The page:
Saturday, June 20, 2020

Pandemic turns people into movie actors against their will

Comedians complain that it's weird to work without an audience.

Musicians lament that they're exhausted after giving an online-only concert.

Even some educators can't give an online-only lecture without their spouse in the room.

So many people went into their current line of work at least partly because they enjoy the response of a live, in-person audience.

Now, all of a sudden, and through no fault of their own, all they can do is talk/sing/etc. into a camera.

If you get energized by a crowd, how do you cope when there's no crowd?

I imagine that it must be a real challenge to avoid "phoning it in" when talking to a camera, or recording a video of just one part of a multi-person song on a cell phone, is all you can do.

And yet, somehow, they manage to put on a real show.  Kol hakavod/my respects to all the fine folks who are keeping our spirits up.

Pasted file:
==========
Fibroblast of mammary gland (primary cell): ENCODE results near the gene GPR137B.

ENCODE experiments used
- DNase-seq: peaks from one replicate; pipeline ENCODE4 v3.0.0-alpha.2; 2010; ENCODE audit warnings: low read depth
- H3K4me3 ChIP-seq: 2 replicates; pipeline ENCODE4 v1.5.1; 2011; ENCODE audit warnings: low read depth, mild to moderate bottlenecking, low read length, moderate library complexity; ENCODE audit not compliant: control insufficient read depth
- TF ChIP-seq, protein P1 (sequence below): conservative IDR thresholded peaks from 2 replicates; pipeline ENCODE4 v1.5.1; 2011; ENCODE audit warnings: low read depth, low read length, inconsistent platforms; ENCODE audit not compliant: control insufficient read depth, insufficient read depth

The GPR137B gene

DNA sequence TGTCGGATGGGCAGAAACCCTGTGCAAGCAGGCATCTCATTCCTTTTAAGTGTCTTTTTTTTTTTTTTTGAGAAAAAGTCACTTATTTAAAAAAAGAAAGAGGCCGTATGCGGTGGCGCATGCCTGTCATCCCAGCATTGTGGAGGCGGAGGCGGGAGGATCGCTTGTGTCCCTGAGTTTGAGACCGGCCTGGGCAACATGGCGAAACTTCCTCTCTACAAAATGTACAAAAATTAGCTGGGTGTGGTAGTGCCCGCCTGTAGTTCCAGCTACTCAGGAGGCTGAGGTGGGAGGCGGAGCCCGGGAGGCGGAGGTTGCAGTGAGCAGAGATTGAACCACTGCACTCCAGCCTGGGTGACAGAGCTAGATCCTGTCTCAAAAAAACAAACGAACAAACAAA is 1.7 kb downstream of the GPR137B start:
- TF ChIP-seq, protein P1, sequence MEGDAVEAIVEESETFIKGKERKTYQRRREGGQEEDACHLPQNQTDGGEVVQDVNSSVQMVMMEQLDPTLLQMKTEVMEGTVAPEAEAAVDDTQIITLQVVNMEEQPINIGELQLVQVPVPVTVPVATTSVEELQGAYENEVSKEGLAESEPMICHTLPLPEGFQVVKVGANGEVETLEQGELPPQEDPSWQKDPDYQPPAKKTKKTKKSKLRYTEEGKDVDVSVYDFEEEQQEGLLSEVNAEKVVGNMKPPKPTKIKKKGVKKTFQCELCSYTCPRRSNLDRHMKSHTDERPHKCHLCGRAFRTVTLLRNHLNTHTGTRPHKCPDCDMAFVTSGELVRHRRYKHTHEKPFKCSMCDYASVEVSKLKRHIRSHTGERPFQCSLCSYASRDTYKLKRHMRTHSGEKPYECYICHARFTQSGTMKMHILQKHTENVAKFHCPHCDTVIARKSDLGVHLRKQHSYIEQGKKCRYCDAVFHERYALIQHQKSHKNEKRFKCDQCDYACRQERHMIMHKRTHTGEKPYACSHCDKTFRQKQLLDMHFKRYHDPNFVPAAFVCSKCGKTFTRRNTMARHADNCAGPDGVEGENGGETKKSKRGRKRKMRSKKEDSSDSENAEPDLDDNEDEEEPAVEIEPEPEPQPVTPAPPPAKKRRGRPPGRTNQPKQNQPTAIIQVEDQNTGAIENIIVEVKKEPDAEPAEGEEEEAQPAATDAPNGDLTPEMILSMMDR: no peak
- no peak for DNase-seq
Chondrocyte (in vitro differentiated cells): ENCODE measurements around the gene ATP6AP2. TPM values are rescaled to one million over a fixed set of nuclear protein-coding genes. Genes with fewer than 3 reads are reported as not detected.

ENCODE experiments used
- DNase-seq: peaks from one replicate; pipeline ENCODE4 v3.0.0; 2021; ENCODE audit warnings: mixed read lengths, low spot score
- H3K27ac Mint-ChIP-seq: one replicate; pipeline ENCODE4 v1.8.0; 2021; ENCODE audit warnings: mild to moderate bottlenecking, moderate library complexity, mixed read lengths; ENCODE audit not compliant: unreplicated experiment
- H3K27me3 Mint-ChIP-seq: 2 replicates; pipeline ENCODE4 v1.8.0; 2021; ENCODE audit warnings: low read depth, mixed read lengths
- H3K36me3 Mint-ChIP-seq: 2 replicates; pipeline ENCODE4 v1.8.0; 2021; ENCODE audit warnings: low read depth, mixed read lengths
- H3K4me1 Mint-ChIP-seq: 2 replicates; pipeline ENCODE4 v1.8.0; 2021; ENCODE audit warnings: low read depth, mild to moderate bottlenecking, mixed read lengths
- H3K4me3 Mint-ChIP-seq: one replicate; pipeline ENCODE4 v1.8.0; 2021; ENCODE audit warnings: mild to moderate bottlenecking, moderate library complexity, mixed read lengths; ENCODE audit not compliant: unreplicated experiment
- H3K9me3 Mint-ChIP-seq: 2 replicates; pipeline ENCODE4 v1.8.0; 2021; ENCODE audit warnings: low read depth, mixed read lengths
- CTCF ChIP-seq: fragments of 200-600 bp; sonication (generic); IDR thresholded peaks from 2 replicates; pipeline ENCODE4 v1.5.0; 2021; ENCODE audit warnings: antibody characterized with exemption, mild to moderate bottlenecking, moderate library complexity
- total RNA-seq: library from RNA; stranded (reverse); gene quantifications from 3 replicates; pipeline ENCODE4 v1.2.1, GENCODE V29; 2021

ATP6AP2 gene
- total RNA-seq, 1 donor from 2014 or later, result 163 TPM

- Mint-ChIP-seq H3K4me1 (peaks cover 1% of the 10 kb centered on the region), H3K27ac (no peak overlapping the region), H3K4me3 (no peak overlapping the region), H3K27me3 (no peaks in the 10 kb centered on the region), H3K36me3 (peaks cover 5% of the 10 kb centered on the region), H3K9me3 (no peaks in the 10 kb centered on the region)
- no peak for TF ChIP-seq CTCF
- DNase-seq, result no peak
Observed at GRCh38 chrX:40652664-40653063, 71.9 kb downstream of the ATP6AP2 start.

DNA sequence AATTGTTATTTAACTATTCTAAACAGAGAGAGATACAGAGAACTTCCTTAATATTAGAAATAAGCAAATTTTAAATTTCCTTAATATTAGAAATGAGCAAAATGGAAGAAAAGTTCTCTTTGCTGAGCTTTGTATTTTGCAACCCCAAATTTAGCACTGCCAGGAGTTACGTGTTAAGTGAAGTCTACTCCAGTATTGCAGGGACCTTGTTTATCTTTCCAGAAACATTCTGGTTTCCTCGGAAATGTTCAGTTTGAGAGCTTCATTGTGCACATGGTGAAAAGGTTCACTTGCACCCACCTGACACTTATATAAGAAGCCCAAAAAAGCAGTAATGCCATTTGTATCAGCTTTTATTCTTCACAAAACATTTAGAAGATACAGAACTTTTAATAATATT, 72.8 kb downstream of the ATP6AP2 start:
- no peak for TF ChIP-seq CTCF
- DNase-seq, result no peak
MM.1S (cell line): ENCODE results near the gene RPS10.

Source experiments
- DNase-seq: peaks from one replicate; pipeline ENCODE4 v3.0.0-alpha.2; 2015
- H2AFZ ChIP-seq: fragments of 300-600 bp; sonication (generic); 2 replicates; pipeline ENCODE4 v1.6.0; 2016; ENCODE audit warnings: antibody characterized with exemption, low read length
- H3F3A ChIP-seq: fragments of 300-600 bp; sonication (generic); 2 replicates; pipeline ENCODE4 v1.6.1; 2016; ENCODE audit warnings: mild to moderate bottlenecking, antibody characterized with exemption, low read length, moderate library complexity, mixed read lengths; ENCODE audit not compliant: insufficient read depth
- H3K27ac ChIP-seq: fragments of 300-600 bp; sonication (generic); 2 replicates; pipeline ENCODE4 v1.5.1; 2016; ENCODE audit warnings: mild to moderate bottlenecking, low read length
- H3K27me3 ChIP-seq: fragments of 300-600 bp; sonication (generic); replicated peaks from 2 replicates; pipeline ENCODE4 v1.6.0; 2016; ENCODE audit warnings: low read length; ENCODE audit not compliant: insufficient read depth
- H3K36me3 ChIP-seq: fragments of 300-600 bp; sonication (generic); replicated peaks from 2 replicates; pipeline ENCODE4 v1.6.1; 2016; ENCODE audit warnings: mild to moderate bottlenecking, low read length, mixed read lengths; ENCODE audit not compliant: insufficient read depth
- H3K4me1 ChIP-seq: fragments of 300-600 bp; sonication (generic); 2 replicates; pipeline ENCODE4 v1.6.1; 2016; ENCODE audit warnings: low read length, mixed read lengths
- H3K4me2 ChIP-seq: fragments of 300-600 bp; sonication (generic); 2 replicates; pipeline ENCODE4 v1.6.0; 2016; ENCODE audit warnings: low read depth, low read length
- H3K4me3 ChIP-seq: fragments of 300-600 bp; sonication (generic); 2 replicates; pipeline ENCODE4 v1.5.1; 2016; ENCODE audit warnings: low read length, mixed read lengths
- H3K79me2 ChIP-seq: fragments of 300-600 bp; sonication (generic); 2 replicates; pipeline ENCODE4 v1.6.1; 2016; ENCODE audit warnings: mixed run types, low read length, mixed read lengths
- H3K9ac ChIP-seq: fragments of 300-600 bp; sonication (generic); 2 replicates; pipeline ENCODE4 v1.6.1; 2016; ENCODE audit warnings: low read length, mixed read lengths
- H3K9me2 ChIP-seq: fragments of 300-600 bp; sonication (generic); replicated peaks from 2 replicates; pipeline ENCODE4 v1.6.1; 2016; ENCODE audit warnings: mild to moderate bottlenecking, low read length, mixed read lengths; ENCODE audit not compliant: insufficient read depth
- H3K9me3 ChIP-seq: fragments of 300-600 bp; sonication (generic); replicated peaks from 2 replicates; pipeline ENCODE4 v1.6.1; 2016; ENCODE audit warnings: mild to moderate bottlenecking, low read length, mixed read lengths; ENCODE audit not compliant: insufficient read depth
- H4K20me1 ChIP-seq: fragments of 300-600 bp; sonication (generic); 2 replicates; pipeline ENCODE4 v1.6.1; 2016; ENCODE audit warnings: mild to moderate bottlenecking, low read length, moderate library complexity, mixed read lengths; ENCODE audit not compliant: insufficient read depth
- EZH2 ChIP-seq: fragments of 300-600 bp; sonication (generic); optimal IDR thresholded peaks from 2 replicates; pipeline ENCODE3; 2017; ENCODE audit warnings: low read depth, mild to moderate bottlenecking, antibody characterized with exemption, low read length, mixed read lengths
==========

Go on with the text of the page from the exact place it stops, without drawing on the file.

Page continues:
Blogger Coyote said...

One can still get an audience in a pandemic through social media such as YouTube. Even a large audience.

BTW, in case you didn't already see this, I have now once again responded to you in that 2009 patrilineal descent post, Shira. :)

Tue Jun 23, 04:54:00 PM 2020  
Blogger Shira Salamone said...

Coyote, you missed my point, which is that audiences on social media are one-way. There's no "emotional feedback," for lack of a better description--one doesn't get the same "recharge" from reading fans' comments as one gets from hearing and seeing the response of an audience of hundreds of people who are in the same room with you.

Sun Jun 28, 05:33:00 PM 2020  

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